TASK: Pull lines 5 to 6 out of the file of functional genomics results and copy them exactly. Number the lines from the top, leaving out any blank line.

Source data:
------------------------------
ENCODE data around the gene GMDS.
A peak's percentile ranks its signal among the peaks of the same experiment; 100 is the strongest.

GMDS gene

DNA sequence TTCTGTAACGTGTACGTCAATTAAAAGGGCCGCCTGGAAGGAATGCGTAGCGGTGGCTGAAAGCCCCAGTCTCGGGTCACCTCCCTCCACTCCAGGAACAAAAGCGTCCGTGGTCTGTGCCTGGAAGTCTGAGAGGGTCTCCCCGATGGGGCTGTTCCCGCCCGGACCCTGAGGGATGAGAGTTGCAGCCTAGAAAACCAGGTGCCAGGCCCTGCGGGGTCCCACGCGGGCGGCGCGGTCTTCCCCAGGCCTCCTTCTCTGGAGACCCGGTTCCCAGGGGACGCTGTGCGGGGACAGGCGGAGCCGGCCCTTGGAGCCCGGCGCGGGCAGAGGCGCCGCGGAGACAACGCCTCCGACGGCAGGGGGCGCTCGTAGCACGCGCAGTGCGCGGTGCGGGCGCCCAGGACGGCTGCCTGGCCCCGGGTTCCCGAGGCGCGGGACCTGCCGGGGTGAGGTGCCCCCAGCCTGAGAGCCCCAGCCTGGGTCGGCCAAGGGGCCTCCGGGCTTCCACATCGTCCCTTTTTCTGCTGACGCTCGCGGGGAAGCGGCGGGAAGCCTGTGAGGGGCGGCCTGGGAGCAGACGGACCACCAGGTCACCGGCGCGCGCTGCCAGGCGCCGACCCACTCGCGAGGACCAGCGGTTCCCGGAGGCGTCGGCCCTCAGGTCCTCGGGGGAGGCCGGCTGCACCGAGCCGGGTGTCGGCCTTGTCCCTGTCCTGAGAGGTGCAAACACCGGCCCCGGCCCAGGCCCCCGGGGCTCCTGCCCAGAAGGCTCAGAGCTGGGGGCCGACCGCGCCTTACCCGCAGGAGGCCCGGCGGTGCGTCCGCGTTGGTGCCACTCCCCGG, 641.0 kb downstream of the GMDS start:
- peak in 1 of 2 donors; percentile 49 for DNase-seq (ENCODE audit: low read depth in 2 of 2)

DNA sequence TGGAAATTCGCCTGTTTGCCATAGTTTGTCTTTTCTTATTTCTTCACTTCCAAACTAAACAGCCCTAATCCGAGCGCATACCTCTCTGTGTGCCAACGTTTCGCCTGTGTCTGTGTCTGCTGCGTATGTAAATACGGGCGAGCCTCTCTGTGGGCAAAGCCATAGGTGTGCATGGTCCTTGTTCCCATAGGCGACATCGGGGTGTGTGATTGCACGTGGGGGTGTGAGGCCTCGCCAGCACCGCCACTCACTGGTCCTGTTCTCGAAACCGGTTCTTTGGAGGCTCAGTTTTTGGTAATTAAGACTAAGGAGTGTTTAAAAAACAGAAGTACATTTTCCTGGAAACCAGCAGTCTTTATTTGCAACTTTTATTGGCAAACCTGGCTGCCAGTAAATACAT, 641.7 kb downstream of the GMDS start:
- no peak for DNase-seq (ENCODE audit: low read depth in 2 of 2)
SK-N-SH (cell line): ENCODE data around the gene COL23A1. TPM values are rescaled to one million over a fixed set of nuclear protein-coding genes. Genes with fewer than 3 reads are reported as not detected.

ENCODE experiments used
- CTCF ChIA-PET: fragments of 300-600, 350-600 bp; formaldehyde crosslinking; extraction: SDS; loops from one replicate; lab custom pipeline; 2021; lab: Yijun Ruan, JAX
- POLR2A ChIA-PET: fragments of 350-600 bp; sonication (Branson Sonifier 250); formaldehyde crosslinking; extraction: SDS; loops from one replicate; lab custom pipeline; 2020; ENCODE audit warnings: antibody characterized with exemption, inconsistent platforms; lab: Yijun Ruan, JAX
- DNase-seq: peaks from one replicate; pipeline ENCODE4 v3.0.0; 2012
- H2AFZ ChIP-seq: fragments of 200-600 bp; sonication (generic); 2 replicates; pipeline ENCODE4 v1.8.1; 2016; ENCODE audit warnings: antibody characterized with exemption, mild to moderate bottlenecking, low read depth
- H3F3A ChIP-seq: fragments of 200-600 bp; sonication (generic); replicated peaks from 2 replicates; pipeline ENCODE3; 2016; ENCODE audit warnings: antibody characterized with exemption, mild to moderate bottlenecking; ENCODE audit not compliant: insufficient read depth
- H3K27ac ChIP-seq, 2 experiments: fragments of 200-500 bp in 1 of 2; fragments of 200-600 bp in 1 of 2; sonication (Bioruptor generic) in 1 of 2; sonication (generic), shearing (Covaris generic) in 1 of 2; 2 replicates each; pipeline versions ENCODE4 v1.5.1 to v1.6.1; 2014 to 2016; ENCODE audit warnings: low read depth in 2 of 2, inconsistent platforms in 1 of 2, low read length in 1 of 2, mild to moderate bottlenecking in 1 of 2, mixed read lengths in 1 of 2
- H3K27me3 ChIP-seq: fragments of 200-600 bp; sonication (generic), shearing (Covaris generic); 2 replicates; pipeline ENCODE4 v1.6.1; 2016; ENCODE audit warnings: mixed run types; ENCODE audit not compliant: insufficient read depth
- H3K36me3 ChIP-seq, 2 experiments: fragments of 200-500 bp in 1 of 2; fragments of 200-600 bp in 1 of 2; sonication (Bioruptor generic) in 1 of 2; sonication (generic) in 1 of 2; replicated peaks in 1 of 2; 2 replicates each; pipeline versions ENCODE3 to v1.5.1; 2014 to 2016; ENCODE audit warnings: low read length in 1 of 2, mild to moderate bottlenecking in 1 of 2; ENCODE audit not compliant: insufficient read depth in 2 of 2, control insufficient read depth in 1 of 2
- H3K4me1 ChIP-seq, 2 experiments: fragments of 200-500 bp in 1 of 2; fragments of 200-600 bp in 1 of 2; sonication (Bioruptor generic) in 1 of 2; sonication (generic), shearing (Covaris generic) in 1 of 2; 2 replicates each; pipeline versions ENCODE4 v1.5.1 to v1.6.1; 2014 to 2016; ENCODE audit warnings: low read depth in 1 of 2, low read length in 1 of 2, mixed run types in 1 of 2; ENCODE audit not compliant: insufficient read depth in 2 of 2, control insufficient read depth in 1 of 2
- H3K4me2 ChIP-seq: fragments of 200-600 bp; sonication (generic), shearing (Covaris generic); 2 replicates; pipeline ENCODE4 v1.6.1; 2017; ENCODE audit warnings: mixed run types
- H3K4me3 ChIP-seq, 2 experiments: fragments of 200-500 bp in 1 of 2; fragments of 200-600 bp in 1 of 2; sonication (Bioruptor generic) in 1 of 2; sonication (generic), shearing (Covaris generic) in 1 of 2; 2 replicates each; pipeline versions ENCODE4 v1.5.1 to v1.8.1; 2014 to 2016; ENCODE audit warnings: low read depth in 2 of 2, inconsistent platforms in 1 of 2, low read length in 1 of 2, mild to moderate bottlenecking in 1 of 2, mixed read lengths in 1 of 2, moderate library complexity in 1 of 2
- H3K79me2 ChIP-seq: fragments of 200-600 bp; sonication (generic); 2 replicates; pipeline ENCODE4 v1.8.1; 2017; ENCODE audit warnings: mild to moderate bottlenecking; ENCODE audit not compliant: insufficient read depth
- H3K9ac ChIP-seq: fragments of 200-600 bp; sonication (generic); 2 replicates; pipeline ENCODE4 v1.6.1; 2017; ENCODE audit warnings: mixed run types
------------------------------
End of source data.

- peak in 1 of 2 donors; percentile 49 for DNase-seq (ENCODE audit: low read depth in 2 of 2)

DNA sequence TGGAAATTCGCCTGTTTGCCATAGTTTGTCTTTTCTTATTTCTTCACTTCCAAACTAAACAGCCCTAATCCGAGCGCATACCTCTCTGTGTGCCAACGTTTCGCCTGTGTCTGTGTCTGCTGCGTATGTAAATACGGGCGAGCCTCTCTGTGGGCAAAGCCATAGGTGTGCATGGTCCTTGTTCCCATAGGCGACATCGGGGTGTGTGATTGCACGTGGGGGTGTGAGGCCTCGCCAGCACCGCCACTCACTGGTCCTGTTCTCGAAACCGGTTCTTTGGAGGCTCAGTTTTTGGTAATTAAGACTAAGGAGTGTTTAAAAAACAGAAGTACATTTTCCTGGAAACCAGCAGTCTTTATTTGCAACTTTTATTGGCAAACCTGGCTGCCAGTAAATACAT, 641.7 kb downstream of the GMDS start: